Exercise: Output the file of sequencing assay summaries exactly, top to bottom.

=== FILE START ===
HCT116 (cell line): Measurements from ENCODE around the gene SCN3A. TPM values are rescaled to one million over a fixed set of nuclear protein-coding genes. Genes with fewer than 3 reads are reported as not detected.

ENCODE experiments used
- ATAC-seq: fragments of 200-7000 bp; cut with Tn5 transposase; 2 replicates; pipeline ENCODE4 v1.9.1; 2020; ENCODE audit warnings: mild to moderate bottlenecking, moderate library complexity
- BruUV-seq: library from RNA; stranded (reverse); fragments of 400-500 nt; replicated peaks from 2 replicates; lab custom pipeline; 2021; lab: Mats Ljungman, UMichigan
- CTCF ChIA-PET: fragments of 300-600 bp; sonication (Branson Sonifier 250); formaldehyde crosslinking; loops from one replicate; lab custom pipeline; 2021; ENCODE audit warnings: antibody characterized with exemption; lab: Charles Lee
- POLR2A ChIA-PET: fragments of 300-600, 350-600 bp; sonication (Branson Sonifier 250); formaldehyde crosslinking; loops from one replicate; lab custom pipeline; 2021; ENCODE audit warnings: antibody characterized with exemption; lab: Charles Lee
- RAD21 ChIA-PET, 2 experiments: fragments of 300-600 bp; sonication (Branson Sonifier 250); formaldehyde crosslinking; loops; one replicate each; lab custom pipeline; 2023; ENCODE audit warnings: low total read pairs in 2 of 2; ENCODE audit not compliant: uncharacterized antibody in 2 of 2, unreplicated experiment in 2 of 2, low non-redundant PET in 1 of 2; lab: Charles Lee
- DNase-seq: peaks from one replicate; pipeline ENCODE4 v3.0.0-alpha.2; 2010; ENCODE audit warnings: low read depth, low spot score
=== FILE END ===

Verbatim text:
HCT116 (cell line): Measurements from ENCODE around the gene SCN3A. TPM values are rescaled to one million over a fixed set of nuclear protein-coding genes. Genes with fewer than 3 reads are reported as not detected.

ENCODE experiments used
- ATAC-seq: fragments of 200-7000 bp; cut with Tn5 transposase; 2 replicates; pipeline ENCODE4 v1.9.1; 2020; ENCODE audit warnings: mild to moderate bottlenecking, moderate library complexity
- BruUV-seq: library from RNA; stranded (reverse); fragments of 400-500 nt; replicated peaks from 2 replicates; lab custom pipeline; 2021; lab: Mats Ljungman, UMichigan
- CTCF ChIA-PET: fragments of 300-600 bp; sonication (Branson Sonifier 250); formaldehyde crosslinking; loops from one replicate; lab custom pipeline; 2021; ENCODE audit warnings: antibody characterized with exemption; lab: Charles Lee
- POLR2A ChIA-PET: fragments of 300-600, 350-600 bp; sonication (Branson Sonifier 250); formaldehyde crosslinking; loops from one replicate; lab custom pipeline; 2021; ENCODE audit warnings: antibody characterized with exemption; lab: Charles Lee
- RAD21 ChIA-PET, 2 experiments: fragments of 300-600 bp; sonication (Branson Sonifier 250); formaldehyde crosslinking; loops; one replicate each; lab custom pipeline; 2023; ENCODE audit warnings: low total read pairs in 2 of 2; ENCODE audit not compliant: uncharacterized antibody in 2 of 2, unreplicated experiment in 2 of 2, low non-redundant PET in 1 of 2; lab: Charles Lee
- DNase-seq: peaks from one replicate; pipeline ENCODE4 v3.0.0-alpha.2; 2010; ENCODE audit warnings: low read depth, low spot score